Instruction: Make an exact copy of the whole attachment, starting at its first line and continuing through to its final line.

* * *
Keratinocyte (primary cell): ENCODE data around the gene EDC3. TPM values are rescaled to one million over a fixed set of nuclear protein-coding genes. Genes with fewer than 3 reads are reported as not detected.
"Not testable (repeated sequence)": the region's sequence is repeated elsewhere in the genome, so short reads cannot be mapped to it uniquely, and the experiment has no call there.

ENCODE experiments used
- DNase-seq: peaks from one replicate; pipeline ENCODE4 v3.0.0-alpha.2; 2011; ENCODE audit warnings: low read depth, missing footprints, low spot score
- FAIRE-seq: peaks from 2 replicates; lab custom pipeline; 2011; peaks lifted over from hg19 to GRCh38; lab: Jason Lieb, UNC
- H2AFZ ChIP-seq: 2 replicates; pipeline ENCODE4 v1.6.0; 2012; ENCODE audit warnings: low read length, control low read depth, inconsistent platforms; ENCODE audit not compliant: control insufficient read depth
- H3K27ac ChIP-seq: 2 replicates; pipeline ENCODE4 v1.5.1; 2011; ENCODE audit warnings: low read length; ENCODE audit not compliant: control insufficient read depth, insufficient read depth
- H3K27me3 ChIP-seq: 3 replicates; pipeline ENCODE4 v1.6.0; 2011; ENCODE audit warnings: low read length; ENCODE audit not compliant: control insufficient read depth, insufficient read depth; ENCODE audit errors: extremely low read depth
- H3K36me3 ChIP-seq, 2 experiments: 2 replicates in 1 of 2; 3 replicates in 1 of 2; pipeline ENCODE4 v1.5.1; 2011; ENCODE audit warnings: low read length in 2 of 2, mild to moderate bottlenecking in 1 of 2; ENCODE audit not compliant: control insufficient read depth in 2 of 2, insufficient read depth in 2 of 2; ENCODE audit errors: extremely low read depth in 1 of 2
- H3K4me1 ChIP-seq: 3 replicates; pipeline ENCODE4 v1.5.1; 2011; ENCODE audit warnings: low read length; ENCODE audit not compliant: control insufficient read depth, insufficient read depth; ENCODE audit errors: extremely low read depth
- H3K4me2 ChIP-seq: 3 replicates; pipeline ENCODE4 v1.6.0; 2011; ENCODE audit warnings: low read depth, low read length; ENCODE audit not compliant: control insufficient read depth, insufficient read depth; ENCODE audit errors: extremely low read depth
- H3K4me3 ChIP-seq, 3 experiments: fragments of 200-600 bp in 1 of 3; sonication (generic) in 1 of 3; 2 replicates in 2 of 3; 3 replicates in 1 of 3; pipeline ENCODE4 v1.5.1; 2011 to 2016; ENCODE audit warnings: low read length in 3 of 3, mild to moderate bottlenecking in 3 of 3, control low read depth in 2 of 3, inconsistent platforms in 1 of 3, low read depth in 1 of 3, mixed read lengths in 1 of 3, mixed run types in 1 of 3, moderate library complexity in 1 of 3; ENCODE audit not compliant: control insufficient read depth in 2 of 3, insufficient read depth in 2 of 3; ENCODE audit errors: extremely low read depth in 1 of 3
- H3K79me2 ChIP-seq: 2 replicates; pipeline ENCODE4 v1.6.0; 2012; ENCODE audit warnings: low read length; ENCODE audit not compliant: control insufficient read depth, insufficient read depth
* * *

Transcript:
Keratinocyte (primary cell): ENCODE data around the gene EDC3. TPM values are rescaled to one million over a fixed set of nuclear protein-coding genes. Genes with fewer than 3 reads are reported as not detected.
"Not testable (repeated sequence)": the region's sequence is repeated elsewhere in the genome, so short reads cannot be mapped to it uniquely, and the experiment has no call there.

ENCODE experiments used
- DNase-seq: peaks from one replicate; pipeline ENCODE4 v3.0.0-alpha.2; 2011; ENCODE audit warnings: low read depth, missing footprints, low spot score
- FAIRE-seq: peaks from 2 replicates; lab custom pipeline; 2011; peaks lifted over from hg19 to GRCh38; lab: Jason Lieb, UNC
- H2AFZ ChIP-seq: 2 replicates; pipeline ENCODE4 v1.6.0; 2012; ENCODE audit warnings: low read length, control low read depth, inconsistent platforms; ENCODE audit not compliant: control insufficient read depth
- H3K27ac ChIP-seq: 2 replicates; pipeline ENCODE4 v1.5.1; 2011; ENCODE audit warnings: low read length; ENCODE audit not compliant: control insufficient read depth, insufficient read depth
- H3K27me3 ChIP-seq: 3 replicates; pipeline ENCODE4 v1.6.0; 2011; ENCODE audit warnings: low read length; ENCODE audit not compliant: control insufficient read depth, insufficient read depth; ENCODE audit errors: extremely low read depth
- H3K36me3 ChIP-seq, 2 experiments: 2 replicates in 1 of 2; 3 replicates in 1 of 2; pipeline ENCODE4 v1.5.1; 2011; ENCODE audit warnings: low read length in 2 of 2, mild to moderate bottlenecking in 1 of 2; ENCODE audit not compliant: control insufficient read depth in 2 of 2, insufficient read depth in 2 of 2; ENCODE audit errors: extremely low read depth in 1 of 2
- H3K4me1 ChIP-seq: 3 replicates; pipeline ENCODE4 v1.5.1; 2011; ENCODE audit warnings: low read length; ENCODE audit not compliant: control insufficient read depth, insufficient read depth; ENCODE audit errors: extremely low read depth
- H3K4me2 ChIP-seq: 3 replicates; pipeline ENCODE4 v1.6.0; 2011; ENCODE audit warnings: low read depth, low read length; ENCODE audit not compliant: control insufficient read depth, insufficient read depth; ENCODE audit errors: extremely low read depth
- H3K4me3 ChIP-seq, 3 experiments: fragments of 200-600 bp in 1 of 3; sonication (generic) in 1 of 3; 2 replicates in 2 of 3; 3 replicates in 1 of 3; pipeline ENCODE4 v1.5.1; 2011 to 2016; ENCODE audit warnings: low read length in 3 of 3, mild to moderate bottlenecking in 3 of 3, control low read depth in 2 of 3, inconsistent platforms in 1 of 3, low read depth in 1 of 3, mixed read lengths in 1 of 3, mixed run types in 1 of 3, moderate library complexity in 1 of 3; ENCODE audit not compliant: control insufficient read depth in 2 of 3, insufficient read depth in 2 of 3; ENCODE audit errors: extremely low read depth in 1 of 3
- H3K79me2 ChIP-seq: 2 replicates; pipeline ENCODE4 v1.6.0; 2012; ENCODE audit warnings: low read length; ENCODE audit not compliant: control insufficient read depth, insufficient read depth